Monday, January 30, 2012

The Family

The days following the storm showed no sign of the tawny-owl family.  Had the storm tossed them from their precarious perch, or were they elsewhere?  Each day I did a tour of the places one could expect to find the family.  No luck! 

Then, this morning after a search of the usual places, I found the tawny-owl family, perched low on a branch behind the laundry.  This place was popular last year, and only once ... two weeks ago, had they spent their day there.  At that time I captured a lovely photo.  Mum and Dad guard their offpspring who I have named Bambino.  Bambino is still learning to be a bird; he often forgets he is supposed to look like a piece of stick; he is just a child, curious as any child.

I raced indoors, grabbed the camera and took a photo.  Bambino was very curious!  He leaned forward that much I worried he would topple over and fall flat on his face to the ground.  Bambino's curiousity was rewarded ... I took a second photo!  He appeared fascinated with the blue/green camera held up in front of me pointing at the bird family. 
Today I didn't bother with another photo; I had a lovely one. 

When Significant Other came back from turning off the water pump, detouring past the gum tree where the tawny owl family sat.  Bambino knew that another was there; remembered he was a bird and sat like a piece of stick.  When I wandered over and began speaking to him curiousity once again overcame him ... he peered downwards, his eyes wide open.  This little 'play' brought home just how much these birds take in ... I, who speak to them daily, am safe, S.O. who seldom goes to speak to them, is a stranger.  There is so much to learn by observation.

Wednesday, January 25, 2012

Storm Force

The weather is an ever changing topic of conversation.  Summer can be hot and sunny, or hot and stormy.

Last evening a storm raged through this area.  The skies darkened, clouds in the distance held a peculiar glow, and the wind picked up.  I closed vehicle windows, hurriedly filled the wheelie bin and parked it across the street for emptying today.

Just after 5.00pm lightning crackled, and thunder echoed around.  The storm was approaching.  Then it hit!  The gum trees bent and twirled in a frantic dance as the wind whipped branches tossing them some distance from whence they came.  A large branch crashed to the ground, silently, near the bedroom wall.  Would the electricity wires hold?  They did, but the electricity went off.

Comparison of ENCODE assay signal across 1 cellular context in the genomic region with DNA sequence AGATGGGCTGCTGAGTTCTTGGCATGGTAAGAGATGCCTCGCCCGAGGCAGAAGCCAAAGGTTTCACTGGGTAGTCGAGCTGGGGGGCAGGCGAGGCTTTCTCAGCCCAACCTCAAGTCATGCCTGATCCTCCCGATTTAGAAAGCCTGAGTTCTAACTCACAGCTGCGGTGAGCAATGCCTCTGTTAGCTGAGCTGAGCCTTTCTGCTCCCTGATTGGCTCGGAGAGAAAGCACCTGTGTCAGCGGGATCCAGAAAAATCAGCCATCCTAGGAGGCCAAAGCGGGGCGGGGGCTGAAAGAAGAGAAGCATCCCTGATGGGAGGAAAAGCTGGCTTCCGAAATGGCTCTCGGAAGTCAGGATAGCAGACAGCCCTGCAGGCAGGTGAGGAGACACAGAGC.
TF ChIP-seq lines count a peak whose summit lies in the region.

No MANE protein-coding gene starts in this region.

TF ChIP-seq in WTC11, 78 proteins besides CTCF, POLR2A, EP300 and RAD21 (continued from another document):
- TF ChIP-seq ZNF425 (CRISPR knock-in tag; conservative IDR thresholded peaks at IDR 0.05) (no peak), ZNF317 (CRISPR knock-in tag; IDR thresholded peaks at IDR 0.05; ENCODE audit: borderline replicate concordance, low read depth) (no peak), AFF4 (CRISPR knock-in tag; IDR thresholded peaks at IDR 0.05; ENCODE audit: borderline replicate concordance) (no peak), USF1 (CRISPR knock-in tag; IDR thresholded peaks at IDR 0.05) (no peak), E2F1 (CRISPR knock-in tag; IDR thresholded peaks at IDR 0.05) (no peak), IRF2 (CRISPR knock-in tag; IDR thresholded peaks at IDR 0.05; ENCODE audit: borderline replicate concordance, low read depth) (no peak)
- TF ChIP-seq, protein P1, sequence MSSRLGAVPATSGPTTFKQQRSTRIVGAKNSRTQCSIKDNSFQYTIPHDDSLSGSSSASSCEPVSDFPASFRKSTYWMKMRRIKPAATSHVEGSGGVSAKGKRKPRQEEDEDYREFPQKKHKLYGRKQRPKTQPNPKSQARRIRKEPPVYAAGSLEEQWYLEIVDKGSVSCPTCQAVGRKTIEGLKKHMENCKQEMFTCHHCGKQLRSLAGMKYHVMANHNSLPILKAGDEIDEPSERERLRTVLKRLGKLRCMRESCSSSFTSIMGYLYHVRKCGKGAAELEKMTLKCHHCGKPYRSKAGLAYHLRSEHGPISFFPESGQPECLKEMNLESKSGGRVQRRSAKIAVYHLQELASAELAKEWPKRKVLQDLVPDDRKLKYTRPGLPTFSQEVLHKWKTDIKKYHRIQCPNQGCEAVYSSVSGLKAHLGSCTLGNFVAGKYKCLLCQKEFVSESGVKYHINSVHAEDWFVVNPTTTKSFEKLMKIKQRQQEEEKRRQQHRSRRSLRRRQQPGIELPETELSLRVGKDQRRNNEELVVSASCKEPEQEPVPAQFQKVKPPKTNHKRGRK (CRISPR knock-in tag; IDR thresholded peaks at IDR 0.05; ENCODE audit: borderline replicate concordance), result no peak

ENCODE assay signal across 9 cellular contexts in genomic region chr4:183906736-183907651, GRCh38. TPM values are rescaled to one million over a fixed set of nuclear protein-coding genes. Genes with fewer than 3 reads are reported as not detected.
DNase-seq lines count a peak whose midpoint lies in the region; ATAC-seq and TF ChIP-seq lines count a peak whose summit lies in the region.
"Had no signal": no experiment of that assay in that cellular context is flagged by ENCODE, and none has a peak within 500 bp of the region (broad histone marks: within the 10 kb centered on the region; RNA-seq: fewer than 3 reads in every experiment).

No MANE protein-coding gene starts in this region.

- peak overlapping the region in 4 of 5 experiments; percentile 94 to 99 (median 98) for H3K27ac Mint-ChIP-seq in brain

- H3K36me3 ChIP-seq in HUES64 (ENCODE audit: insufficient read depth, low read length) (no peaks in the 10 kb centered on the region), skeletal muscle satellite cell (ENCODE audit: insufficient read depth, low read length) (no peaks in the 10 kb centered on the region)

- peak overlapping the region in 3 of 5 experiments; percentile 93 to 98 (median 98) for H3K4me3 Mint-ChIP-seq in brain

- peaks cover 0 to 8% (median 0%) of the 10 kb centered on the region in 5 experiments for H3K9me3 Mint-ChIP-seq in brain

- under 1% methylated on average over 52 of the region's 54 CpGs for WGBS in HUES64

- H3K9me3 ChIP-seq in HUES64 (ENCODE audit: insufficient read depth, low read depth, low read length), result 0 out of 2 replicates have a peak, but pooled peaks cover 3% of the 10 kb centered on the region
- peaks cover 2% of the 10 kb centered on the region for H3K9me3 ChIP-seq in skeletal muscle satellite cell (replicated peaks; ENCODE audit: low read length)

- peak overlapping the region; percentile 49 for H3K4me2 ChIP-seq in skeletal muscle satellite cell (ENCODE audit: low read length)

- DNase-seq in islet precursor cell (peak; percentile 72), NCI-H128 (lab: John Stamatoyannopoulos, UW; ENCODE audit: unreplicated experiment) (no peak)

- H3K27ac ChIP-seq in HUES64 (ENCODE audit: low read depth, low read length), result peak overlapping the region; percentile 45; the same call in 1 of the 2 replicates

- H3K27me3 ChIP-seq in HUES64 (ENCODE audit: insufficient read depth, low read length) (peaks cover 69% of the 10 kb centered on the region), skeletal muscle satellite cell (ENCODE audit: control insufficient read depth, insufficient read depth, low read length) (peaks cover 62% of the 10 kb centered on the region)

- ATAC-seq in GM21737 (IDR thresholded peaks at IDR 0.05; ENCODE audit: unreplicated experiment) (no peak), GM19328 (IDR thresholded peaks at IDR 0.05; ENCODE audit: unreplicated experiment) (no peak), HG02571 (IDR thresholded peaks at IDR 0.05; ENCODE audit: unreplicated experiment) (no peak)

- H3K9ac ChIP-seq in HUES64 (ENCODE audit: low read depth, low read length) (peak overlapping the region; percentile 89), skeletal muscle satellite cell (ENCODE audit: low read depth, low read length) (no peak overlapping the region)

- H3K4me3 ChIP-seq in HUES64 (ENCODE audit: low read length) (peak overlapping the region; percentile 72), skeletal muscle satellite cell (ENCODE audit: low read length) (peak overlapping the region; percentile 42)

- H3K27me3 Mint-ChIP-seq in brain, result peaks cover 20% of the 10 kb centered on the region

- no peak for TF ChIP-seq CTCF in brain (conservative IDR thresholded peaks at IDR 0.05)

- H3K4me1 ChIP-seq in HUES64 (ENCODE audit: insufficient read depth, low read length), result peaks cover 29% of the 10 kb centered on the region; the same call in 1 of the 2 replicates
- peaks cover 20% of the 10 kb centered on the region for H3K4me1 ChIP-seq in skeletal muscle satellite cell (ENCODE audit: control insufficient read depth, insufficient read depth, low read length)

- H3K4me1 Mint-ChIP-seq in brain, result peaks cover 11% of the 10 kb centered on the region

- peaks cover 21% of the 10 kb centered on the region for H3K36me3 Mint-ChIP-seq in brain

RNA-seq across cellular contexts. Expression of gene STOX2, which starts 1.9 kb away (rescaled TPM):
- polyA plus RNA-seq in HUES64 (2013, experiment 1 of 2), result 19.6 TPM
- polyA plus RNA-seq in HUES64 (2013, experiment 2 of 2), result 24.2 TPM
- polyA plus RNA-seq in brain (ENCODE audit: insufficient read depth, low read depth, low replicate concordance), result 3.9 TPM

I dished up tea, washing dishes as we ate as I had no desire to leave dirty dishes to be washed by the light of a light powered from a car battery.  [Significant Other has the battery and the tube handy for these occasions.  Candles have their own place should the power go off unexpectedly in the night.] 

Frightning noises of bits of tree falling onto the roof proved to be nothing more than dry twigs breaking under the force.  Thankfully the house escaped, not so a tree trunk in what I call 'the park'. 

Almost as quickly as it began the storm subsided, thunder moving further away.  We decided to take a quick look at what damage had occurred.  A large tree branch lay over the railway line at the bottom of the property; we dragged it off, but within the hour the railway powers that be had a scout driving along the line looking for fallen debris.

Significant Other has a radio telephone and from that it became obvious that a tree had fallen on the power lines not far away and traffic needed to drive on one side of the road.

It is difficult to read by a dim light; it is equally difficult to stitch by a dim light; bed seemed the obvious option.  Spiders do not appear to like storms!  One huge spider was despatched!!  This morning another equally large spider was found on the floor of the bedroom doorway.  It joined its mate!

After breakfast [we have gas!] we headed out for a look around.  Trees were uprooted, a shed collapsed its roof ending up across the road.  The tree over the power line still had a diversion around it, and everywhere branches lay tossed like match sticks along the roadside, and in the bush lining the roadway.

Finally, at 1.30pm today, the electricity came back on, food in the freezer should be OK;  and now the water cooler is working to cool the 40 degree heat.   About 30kms away a bush fire that had its beginnings in a lightning strike burns;  sending dark palls of smoke into the sky. 

This is summer in Australia!

Saturday, January 14, 2012


A few days ago Cyclone Heidi hit the Pilbara, which is north from here.  India v Australia 3rd test in cricket is being played in Perth and yesterday I heard one of the commentators commenting that the high cloud would have emanated from this tropical cyclone.  Wrong!  The weather from that system is still to the north east of us and will not make its presence felt in Perth at all.

If one was of a fanciful nature the fluffy clouds on the horizon at sunset might be construed as part of the now tropical depression.  We watched as clouds drift inland building up with a promise of rain ... to no avail.  The go inland leaving us with hot temperatures in the high 30's without the respite of a shower of rain.

This evening, when the air was slightly cooler and when it is rather pleasant to be outdoors [apart from mosquitoes!] my attention was drawn to those fluffy clouds; at times a delicate shade of pink reflected from the setting sun.  It was easy to imagine them as balls of fluffy cottonwool resting in the sky to provide a delightful photo opportunity for a few moments.

Sunday, January 8, 2012